HALAWA (KHNL) - Nearly 2,000 Hawaii troops gathered at Aloha Stadium for a deployment ceremony on Saturday.
Friends, family and supporters joined them in what turned out to be quite a festive atmosphere.
Despite knowing her son would be leaving again soon, Rafaela Lewis tries to enjoy every moment she can with him while he's here.
"I only have one son and this is his second deployment, he made the first deployment, I think this time around it's going to be much harder because we've gotten to know a lot of the families," she said.
Sgt. Lewis has two boys. They are three and four years old. He says it's hard leaving them behind.
"It's not a good moment, but I know my mission and what I need to do there, get that done and come home and be back with my family," he said.
Along with the deployment ceremony, there was something else that brought everyone a bit closer together.
With more than 7,000 people in attendance, soldiers, their families and friends have broken a Guiness world record Saturday for the world's largest group hug.
The soldiers also got a gift from Governor Linda Lingle -- a state flag that flew over the state capitol.
"I'm not agreeing with what's going on, but as a mother, I have to support my son's decision and stand by him along with all the other soldiers," Rafaela Lewis said.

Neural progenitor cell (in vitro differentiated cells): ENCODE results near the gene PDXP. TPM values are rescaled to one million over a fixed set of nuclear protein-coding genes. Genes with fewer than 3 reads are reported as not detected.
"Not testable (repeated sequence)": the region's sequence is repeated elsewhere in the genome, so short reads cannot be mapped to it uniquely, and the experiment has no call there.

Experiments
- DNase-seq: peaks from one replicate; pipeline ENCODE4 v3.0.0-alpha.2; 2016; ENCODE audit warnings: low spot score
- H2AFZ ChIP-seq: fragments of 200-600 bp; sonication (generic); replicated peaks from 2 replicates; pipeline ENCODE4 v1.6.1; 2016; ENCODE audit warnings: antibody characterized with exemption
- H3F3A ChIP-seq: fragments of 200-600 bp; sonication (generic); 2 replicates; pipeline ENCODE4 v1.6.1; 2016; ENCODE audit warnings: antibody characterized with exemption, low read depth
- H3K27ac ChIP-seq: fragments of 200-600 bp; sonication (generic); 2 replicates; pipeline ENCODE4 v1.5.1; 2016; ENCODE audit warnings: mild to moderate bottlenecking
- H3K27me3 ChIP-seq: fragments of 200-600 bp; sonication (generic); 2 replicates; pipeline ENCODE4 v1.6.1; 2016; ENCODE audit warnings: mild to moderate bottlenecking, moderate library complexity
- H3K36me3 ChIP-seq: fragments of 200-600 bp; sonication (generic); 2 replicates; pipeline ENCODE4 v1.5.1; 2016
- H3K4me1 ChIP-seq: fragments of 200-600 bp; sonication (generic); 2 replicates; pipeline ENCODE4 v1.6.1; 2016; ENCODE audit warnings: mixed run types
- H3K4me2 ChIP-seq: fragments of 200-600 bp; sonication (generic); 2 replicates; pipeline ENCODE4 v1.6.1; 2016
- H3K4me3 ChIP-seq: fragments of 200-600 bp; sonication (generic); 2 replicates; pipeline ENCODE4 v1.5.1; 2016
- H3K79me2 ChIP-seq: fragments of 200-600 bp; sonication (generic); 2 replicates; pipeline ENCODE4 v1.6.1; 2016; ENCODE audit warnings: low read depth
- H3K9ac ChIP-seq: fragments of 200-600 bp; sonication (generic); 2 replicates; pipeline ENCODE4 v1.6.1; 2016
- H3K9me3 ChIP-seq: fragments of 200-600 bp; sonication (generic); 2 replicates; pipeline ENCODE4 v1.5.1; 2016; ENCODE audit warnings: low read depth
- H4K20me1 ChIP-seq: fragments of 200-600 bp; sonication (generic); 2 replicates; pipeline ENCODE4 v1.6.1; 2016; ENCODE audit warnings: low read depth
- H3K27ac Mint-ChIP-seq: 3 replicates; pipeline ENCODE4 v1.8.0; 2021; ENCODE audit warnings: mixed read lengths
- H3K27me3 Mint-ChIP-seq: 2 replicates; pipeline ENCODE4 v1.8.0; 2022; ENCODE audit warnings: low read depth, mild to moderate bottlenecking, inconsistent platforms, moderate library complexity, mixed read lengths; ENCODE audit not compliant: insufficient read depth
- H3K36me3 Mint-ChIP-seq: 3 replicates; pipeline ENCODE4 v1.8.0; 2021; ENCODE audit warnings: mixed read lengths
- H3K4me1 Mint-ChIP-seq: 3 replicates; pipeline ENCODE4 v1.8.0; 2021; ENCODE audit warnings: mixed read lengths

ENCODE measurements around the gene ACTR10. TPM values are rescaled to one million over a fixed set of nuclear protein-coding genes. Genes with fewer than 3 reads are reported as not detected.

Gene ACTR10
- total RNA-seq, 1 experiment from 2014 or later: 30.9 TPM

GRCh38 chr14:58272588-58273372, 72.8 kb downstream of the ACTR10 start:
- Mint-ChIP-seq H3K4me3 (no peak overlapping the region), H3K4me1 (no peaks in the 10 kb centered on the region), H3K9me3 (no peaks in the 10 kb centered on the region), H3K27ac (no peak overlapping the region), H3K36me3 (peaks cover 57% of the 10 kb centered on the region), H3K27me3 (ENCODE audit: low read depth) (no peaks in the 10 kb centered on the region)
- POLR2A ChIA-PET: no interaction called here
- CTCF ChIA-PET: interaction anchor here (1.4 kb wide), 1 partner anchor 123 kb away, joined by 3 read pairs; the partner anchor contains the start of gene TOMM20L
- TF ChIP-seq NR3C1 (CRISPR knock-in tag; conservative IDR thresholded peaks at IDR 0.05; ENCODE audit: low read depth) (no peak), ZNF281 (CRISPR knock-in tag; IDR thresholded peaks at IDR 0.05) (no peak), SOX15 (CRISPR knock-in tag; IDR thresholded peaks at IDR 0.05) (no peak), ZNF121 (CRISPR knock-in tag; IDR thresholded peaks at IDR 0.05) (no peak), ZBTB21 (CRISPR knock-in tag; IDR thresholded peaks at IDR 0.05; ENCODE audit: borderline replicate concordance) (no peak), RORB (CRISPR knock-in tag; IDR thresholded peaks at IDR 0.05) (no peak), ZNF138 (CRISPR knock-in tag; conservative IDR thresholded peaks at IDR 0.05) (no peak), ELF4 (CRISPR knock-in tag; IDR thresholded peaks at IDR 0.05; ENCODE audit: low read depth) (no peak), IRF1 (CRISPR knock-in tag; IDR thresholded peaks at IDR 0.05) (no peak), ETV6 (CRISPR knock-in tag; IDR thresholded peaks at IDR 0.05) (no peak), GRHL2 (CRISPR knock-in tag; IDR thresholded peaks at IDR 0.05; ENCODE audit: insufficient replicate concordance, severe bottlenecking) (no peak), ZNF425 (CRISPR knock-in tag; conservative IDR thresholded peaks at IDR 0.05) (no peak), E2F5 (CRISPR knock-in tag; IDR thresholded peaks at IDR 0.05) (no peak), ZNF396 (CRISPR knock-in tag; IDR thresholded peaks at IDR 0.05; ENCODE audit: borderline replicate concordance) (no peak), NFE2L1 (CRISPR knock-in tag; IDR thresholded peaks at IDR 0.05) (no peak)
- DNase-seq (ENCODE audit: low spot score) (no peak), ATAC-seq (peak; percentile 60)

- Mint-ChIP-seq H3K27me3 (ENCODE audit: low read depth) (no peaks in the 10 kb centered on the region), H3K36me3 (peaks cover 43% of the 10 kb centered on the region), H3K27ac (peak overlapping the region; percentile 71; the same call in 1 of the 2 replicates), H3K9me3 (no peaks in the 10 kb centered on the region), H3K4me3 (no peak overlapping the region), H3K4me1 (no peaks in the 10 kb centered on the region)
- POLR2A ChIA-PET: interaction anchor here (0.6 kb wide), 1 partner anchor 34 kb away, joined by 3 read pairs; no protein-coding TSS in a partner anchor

She has mixed feelings about Saturday's event.
"He's a loving, caring son, very loud, but he'll go out of his way to help you, if you really needed help," she said.
She feels lucky to have a son who has a great attitude, despite heading into an uncertain situation.
"Like life itself, there's bad situations and good situations, it's the outcome to me, family is very important and it just depends upon who you with, who your braddahs and sistahs are," Sgt. Lewis said.
Some of the soldiers will guard U.S. buildings and camps in Kuwait and some will protect convoys going into Iraq.
The brigade heads to Fort Hood, Texas for two months of training before leaving for Kuwait in October.
More on that record-breaking group hug now. 11-year-old Ashley Kakazu took it upon herself to create this massive hugging project.
It was two years ago when her mom gave her a hug one night. After that she felt like sharing that love, but she wanted to do it big. So she checked to see if there was any group hug record.
One did exist in Mexico, involving a little more than 6,500 people a few years ago.
But Saturday, she says breaking that record is something she'll never forget.
"It feels really good to know that you made a difference in the world and made people really happy, like you saw some of the expressions on peoples faces, it just made me feel so good," she said.